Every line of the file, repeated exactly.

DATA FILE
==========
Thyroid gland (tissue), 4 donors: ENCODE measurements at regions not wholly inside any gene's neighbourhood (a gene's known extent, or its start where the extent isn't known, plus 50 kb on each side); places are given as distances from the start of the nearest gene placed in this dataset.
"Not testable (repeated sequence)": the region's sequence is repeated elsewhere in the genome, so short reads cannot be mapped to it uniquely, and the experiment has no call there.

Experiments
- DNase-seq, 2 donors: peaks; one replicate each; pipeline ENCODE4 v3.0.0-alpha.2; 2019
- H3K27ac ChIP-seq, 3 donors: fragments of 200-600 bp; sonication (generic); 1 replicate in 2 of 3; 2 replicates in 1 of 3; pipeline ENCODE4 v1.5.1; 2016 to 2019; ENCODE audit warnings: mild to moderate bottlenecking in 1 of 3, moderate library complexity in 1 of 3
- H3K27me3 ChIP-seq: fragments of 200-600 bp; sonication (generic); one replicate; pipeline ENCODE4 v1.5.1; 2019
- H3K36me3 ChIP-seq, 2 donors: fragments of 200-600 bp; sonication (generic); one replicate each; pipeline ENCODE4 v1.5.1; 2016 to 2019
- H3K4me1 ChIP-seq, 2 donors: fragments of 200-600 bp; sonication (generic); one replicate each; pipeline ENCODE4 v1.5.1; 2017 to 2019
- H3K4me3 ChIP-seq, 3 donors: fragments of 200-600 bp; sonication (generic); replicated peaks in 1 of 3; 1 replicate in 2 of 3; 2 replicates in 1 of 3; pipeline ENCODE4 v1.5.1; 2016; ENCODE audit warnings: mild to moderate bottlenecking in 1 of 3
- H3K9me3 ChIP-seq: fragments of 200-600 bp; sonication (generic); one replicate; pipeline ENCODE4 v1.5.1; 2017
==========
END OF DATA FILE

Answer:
Thyroid gland (tissue), 4 donors: ENCODE measurements at regions not wholly inside any gene's neighbourhood (a gene's known extent, or its start where the extent isn't known, plus 50 kb on each side); places are given as distances from the start of the nearest gene placed in this dataset.
"Not testable (repeated sequence)": the region's sequence is repeated elsewhere in the genome, so short reads cannot be mapped to it uniquely, and the experiment has no call there.

Experiments
- DNase-seq, 2 donors: peaks; one replicate each; pipeline ENCODE4 v3.0.0-alpha.2; 2019
- H3K27ac ChIP-seq, 3 donors: fragments of 200-600 bp; sonication (generic); 1 replicate in 2 of 3; 2 replicates in 1 of 3; pipeline ENCODE4 v1.5.1; 2016 to 2019; ENCODE audit warnings: mild to moderate bottlenecking in 1 of 3, moderate library complexity in 1 of 3
- H3K27me3 ChIP-seq: fragments of 200-600 bp; sonication (generic); one replicate; pipeline ENCODE4 v1.5.1; 2019
- H3K36me3 ChIP-seq, 2 donors: fragments of 200-600 bp; sonication (generic); one replicate each; pipeline ENCODE4 v1.5.1; 2016 to 2019
- H3K4me1 ChIP-seq, 2 donors: fragments of 200-600 bp; sonication (generic); one replicate each; pipeline ENCODE4 v1.5.1; 2017 to 2019
- H3K4me3 ChIP-seq, 3 donors: fragments of 200-600 bp; sonication (generic); replicated peaks in 1 of 3; 1 replicate in 2 of 3; 2 replicates in 1 of 3; pipeline ENCODE4 v1.5.1; 2016; ENCODE audit warnings: mild to moderate bottlenecking in 1 of 3
- H3K9me3 ChIP-seq: fragments of 200-600 bp; sonication (generic); one replicate; pipeline ENCODE4 v1.5.1; 2017